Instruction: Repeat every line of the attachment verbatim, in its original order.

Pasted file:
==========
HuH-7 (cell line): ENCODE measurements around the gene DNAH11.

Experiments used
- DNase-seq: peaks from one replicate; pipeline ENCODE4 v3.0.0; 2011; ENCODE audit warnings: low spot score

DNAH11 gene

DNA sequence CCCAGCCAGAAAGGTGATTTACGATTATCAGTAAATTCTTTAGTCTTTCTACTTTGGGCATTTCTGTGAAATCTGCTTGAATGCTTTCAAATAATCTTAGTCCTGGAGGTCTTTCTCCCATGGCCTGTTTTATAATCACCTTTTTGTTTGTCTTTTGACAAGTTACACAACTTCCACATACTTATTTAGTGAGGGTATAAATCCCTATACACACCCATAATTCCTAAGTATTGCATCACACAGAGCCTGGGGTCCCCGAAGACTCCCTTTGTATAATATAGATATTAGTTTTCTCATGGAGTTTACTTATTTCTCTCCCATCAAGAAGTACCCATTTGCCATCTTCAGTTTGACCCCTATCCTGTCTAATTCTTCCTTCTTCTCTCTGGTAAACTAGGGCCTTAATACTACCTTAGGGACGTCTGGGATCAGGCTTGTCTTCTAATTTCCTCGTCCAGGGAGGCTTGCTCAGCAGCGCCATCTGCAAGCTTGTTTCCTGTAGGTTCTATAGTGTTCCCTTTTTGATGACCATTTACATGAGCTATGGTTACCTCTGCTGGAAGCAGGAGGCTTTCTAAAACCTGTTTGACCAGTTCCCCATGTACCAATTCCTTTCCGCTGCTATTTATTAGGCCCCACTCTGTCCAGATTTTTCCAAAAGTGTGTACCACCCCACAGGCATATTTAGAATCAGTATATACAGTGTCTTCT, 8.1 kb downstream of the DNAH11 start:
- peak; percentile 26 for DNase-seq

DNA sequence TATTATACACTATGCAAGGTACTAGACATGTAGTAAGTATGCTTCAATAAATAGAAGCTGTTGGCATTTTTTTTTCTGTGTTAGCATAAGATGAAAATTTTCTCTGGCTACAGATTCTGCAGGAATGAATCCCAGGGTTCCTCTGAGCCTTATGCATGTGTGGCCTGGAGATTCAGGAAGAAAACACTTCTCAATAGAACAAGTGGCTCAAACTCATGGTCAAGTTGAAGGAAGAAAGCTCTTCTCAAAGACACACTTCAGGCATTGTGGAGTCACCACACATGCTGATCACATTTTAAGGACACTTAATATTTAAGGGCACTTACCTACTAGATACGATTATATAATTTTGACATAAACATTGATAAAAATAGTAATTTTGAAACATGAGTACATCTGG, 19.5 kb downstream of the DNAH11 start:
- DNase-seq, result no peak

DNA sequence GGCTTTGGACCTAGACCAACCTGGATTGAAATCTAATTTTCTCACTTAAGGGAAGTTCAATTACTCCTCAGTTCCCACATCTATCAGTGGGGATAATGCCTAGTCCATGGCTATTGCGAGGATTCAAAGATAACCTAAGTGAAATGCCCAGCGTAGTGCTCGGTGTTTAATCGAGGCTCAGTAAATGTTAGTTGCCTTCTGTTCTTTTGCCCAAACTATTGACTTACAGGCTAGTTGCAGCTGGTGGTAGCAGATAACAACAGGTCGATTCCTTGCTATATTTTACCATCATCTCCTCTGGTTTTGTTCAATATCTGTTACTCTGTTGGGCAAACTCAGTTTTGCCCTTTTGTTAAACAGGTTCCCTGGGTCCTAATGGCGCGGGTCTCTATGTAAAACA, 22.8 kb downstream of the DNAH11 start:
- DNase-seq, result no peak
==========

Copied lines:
HuH-7 (cell line): ENCODE measurements around the gene DNAH11.

Experiments used
- DNase-seq: peaks from one replicate; pipeline ENCODE4 v3.0.0; 2011; ENCODE audit warnings: low spot score

DNAH11 gene

DNA sequence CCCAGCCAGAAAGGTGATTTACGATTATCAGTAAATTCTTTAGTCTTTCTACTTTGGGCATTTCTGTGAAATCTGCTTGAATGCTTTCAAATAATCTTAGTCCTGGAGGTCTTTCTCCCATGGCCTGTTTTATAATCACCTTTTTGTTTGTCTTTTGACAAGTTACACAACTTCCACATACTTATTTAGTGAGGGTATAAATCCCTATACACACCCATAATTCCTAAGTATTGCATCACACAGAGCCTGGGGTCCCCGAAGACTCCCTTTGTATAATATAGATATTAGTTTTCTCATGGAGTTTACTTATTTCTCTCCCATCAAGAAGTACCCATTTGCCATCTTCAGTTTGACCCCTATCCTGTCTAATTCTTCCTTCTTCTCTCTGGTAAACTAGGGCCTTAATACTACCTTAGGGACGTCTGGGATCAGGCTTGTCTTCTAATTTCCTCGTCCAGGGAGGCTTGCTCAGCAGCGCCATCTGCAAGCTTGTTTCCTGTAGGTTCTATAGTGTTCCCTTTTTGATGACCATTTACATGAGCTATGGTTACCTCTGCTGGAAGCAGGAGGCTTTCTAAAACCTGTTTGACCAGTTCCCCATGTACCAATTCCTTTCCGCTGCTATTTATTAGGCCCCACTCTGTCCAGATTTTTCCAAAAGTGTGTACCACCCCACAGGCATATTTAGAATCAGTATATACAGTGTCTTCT, 8.1 kb downstream of the DNAH11 start:
- peak; percentile 26 for DNase-seq

DNA sequence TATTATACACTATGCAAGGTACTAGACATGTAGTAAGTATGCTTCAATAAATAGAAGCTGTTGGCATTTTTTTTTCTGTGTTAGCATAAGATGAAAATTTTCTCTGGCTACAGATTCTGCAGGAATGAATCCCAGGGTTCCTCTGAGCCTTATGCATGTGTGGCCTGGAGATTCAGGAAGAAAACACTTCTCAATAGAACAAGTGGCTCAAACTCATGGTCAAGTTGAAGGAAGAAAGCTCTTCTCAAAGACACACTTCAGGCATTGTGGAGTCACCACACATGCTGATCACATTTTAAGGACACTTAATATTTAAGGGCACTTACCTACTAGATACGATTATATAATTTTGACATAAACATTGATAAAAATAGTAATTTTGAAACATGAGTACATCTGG, 19.5 kb downstream of the DNAH11 start:
- DNase-seq, result no peak

DNA sequence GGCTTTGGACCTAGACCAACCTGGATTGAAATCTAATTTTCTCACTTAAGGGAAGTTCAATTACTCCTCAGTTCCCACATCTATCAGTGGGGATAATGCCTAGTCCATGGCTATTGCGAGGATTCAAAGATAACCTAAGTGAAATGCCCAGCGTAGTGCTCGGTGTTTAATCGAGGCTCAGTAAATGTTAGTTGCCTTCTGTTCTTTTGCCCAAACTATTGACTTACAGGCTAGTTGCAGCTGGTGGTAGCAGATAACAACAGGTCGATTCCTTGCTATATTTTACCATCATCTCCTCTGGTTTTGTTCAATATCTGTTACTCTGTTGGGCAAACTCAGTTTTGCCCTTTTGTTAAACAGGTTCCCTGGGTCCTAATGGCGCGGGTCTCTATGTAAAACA, 22.8 kb downstream of the DNAH11 start:
- DNase-seq, result no peak